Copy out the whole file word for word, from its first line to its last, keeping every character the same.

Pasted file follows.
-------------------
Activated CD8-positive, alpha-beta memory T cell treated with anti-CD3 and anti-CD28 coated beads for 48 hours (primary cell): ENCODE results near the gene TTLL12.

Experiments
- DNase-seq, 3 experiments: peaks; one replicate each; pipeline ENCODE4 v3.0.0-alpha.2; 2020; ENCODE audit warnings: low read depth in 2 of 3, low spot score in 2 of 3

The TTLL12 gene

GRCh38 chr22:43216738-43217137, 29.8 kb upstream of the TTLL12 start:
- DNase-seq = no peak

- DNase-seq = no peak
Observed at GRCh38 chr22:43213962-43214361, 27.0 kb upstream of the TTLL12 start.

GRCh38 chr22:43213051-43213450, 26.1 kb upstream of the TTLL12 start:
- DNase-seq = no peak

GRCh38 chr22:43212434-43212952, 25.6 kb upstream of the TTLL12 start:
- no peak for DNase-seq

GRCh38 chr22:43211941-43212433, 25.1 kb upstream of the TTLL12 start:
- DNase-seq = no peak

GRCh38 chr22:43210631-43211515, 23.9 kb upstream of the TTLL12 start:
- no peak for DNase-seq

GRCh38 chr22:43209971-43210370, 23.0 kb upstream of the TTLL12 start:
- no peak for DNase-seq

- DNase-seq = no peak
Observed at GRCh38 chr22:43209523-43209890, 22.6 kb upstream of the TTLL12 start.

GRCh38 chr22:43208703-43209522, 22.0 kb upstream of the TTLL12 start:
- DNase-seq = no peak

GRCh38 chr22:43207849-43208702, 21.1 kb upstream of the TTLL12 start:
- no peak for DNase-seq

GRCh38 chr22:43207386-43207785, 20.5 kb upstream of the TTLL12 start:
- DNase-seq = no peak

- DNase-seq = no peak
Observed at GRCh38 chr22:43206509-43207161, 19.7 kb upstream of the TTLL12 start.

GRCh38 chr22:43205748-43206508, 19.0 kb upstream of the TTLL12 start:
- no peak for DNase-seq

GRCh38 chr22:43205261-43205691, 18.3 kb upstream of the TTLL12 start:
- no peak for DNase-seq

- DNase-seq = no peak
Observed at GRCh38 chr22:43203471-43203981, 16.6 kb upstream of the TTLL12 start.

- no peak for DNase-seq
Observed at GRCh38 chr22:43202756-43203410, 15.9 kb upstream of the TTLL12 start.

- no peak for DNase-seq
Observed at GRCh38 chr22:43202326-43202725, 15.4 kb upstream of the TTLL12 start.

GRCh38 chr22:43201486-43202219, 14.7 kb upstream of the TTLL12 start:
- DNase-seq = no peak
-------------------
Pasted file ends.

Activated CD8-positive, alpha-beta memory T cell treated with anti-CD3 and anti-CD28 coated beads for 48 hours (primary cell): ENCODE results near the gene TTLL12.

Experiments
- DNase-seq, 3 experiments: peaks; one replicate each; pipeline ENCODE4 v3.0.0-alpha.2; 2020; ENCODE audit warnings: low read depth in 2 of 3, low spot score in 2 of 3

The TTLL12 gene

GRCh38 chr22:43216738-43217137, 29.8 kb upstream of the TTLL12 start:
- DNase-seq = no peak

- DNase-seq = no peak
Observed at GRCh38 chr22:43213962-43214361, 27.0 kb upstream of the TTLL12 start.

GRCh38 chr22:43213051-43213450, 26.1 kb upstream of the TTLL12 start:
- DNase-seq = no peak

GRCh38 chr22:43212434-43212952, 25.6 kb upstream of the TTLL12 start:
- no peak for DNase-seq

GRCh38 chr22:43211941-43212433, 25.1 kb upstream of the TTLL12 start:
- DNase-seq = no peak

GRCh38 chr22:43210631-43211515, 23.9 kb upstream of the TTLL12 start:
- no peak for DNase-seq

GRCh38 chr22:43209971-43210370, 23.0 kb upstream of the TTLL12 start:
- no peak for DNase-seq

- DNase-seq = no peak
Observed at GRCh38 chr22:43209523-43209890, 22.6 kb upstream of the TTLL12 start.

GRCh38 chr22:43208703-43209522, 22.0 kb upstream of the TTLL12 start:
- DNase-seq = no peak

GRCh38 chr22:43207849-43208702, 21.1 kb upstream of the TTLL12 start:
- no peak for DNase-seq

GRCh38 chr22:43207386-43207785, 20.5 kb upstream of the TTLL12 start:
- DNase-seq = no peak

- DNase-seq = no peak
Observed at GRCh38 chr22:43206509-43207161, 19.7 kb upstream of the TTLL12 start.

GRCh38 chr22:43205748-43206508, 19.0 kb upstream of the TTLL12 start:
- no peak for DNase-seq

GRCh38 chr22:43205261-43205691, 18.3 kb upstream of the TTLL12 start:
- no peak for DNase-seq

- DNase-seq = no peak
Observed at GRCh38 chr22:43203471-43203981, 16.6 kb upstream of the TTLL12 start.

- no peak for DNase-seq
Observed at GRCh38 chr22:43202756-43203410, 15.9 kb upstream of the TTLL12 start.

- no peak for DNase-seq
Observed at GRCh38 chr22:43202326-43202725, 15.4 kb upstream of the TTLL12 start.

GRCh38 chr22:43201486-43202219, 14.7 kb upstream of the TTLL12 start:
- DNase-seq = no peak